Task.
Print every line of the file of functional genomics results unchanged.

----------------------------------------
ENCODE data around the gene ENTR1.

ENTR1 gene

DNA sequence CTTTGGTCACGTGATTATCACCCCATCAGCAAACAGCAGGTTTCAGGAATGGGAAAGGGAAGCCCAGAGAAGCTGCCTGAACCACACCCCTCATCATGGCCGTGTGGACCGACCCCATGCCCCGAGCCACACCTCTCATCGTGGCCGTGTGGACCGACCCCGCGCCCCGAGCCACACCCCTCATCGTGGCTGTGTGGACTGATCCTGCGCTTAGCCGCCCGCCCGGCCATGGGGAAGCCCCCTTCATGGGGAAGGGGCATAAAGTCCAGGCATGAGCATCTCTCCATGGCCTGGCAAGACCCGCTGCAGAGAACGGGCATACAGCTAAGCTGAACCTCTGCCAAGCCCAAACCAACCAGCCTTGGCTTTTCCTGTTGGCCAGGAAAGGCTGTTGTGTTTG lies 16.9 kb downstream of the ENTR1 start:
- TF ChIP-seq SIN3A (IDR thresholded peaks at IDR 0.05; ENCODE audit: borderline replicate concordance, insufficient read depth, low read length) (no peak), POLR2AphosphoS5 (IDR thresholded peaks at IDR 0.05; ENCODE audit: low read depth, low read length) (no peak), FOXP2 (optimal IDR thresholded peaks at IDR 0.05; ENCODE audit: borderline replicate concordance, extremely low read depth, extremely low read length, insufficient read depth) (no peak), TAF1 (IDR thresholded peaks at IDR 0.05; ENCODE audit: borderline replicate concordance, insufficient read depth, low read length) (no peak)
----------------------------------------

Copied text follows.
ENCODE data around the gene ENTR1.

ENTR1 gene

DNA sequence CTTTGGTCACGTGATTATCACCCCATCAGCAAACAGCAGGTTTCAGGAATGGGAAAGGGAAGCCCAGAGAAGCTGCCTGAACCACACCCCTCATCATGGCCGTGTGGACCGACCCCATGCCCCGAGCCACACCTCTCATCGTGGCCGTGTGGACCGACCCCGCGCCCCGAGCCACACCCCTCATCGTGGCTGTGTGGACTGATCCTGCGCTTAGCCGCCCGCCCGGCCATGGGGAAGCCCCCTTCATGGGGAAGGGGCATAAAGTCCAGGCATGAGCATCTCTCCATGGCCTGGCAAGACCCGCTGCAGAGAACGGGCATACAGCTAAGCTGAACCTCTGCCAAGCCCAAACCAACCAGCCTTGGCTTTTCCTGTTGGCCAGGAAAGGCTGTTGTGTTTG lies 16.9 kb downstream of the ENTR1 start:
- TF ChIP-seq SIN3A (IDR thresholded peaks at IDR 0.05; ENCODE audit: borderline replicate concordance, insufficient read depth, low read length) (no peak), POLR2AphosphoS5 (IDR thresholded peaks at IDR 0.05; ENCODE audit: low read depth, low read length) (no peak), FOXP2 (optimal IDR thresholded peaks at IDR 0.05; ENCODE audit: borderline replicate concordance, extremely low read depth, extremely low read length, insufficient read depth) (no peak), TAF1 (IDR thresholded peaks at IDR 0.05; ENCODE audit: borderline replicate concordance, insufficient read depth, low read length) (no peak)